“She’s got what her doctor called ‘constant misfiring,’” Mallory said. “Her brain is always on active alert.”
Maddie’s doctor took one look at her medication and told Mallory, “it will kill her if she stays on it.” After some tweaking, they settled on a 26-week titration schedule of a new seizure medicine that initially “worked great.”
Maddie stopped having seizures in the first week of June and went seizure-free for 98 days. Things were finally starting to look up, and that August, Maddie would start second grade at Walker Elementary while Mallory would return to teaching a South Fork Elementary.
Then the first day of school arrived, and everything came crashing back down.
‘This dog will help’
On the first day of school in August, Maddie had six seizures in the car. After three days, Mallory pulled Maddie out of school as the seizures persisted.
Since then, the epileptic episodes have been inconsistent, but they haven’t stopped. Maddie will go for a week without having a seizure, Mallory said, and then they’ll return in full force. As a result, they’ve had to constantly adjust her medication since August.
“The neurologist said that even if her shoe size grew or if she gained a pound or two, it could be enough for someone with epilepsy to have seizures again, so they have to constantly monitor her medicine,” Mallory said.
In early October, Maddie slept for 12 hours straight through the night, which Mallory said was “unusual for her.” Mallory tried to wake her daughter up, but that took longer than normal. When Maddie finally woke up, Mallory could see something was wrong.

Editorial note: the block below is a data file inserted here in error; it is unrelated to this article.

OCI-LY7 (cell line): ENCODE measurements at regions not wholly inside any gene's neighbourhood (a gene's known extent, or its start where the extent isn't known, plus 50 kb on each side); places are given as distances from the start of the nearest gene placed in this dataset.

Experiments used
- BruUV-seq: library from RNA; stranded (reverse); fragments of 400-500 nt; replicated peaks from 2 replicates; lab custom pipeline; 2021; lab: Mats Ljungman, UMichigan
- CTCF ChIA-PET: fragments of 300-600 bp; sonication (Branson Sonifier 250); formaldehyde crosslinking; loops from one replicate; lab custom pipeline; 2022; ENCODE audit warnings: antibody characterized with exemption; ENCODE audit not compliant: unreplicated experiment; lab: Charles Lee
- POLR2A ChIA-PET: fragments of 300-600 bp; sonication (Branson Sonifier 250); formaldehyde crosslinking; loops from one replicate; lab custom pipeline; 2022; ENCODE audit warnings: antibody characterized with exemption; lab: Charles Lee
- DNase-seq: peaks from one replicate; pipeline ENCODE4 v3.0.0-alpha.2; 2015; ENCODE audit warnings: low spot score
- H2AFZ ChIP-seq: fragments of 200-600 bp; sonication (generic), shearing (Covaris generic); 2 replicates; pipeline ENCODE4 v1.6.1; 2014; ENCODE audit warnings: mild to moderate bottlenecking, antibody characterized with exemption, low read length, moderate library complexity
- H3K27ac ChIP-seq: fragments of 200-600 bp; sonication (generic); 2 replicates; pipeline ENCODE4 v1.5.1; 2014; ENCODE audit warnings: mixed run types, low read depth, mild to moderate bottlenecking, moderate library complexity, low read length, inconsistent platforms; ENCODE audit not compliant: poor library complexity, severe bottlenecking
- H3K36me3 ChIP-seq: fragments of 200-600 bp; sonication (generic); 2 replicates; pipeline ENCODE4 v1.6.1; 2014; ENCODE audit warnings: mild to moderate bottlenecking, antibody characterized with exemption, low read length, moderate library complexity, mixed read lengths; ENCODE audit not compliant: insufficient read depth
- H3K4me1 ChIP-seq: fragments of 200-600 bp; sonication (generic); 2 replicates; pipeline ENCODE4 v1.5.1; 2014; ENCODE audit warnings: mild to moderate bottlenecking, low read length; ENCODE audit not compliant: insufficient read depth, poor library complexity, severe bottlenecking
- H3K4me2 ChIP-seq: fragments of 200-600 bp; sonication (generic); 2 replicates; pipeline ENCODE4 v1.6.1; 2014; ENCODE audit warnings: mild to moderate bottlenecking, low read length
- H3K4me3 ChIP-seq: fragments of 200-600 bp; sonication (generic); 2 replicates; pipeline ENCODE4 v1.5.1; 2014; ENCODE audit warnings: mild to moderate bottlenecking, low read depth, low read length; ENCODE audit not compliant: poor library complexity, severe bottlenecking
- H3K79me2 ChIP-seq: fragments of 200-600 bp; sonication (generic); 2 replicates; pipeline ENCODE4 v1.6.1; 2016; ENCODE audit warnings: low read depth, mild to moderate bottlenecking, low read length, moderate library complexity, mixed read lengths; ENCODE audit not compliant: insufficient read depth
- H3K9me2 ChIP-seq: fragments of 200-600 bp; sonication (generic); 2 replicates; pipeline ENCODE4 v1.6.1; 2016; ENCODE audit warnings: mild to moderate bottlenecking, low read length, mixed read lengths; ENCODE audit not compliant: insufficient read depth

“She walked down the hallway and her whole right side was stiff,” Mallory recalled. “Her right arm was completely stiff, her neck and head were leaning toward her right shoulder, and she was dragging her right leg to get to the table. I knew something happened.”
After another CT scan, it was determined that Maddie suffered what’s known as Todd’s Paralysis, a neurological condition experienced by people with epilepsy in which a seizure is followed by a brief period of temporary paralysis. It took Maddie almost two days to recover.
It was around this time that Maddie’s doctor recommended getting a seizure dog, which has become the family’s last hope of being able to detect the seizures.
After some research, Mallory eventually found a breeder in Mississippi: Golden Valley Doodles. The owners there have hypoallergenic dogs that don’t shed — a necessity for Maddie — and right now, Mallory said they’ve settled on an Australian shepherd and poodle mix.
Mallory’s youngest son has already seen a picture of one of the dogs and named him “Oreo” for his black and white fur.
“We’ve named the dog, so we have to get him,” Mallory said with a laugh. “It’s sitting there waiting.”
The dog will cost roughly $2,500, but the family will need another $10,000 for the trainer, which will be Varnado K9 in Franklinton. Mallory said once she pays the trainer’s deposit, the dog can immediately start the one-year training period.
“The sooner we can get the deposit, the sooner they can begin training,” she said. “[Golden Valley Doodles] is holding the dog for the moment, but if someone gets the dog before we can, we would have to wait for another litter to be born.”
So far, two benefit nights will be held over the next two months to help the family with some of the costs.
The first will take place on Nov. 4 at Papi’s Fajita Factory in Watson, which will donate 15 percent of the night’s proceeds to Maddie’s seizure dog.
The second will take place Dec. 8 at Gotham Archery in Central, which will host a jambalaya luncheon in addition to archery classes at 1 p.m., 3 p.m., and 5 p.m. Tickets for the lunch and archery classes can be purchased by emailing firstname.lastname@example.org. One hundred percent of those proceeds will go toward Maddie.
“As parents, we all want our kids to be independent,” Mallory said. “I believe this dog will help my daughter with that.”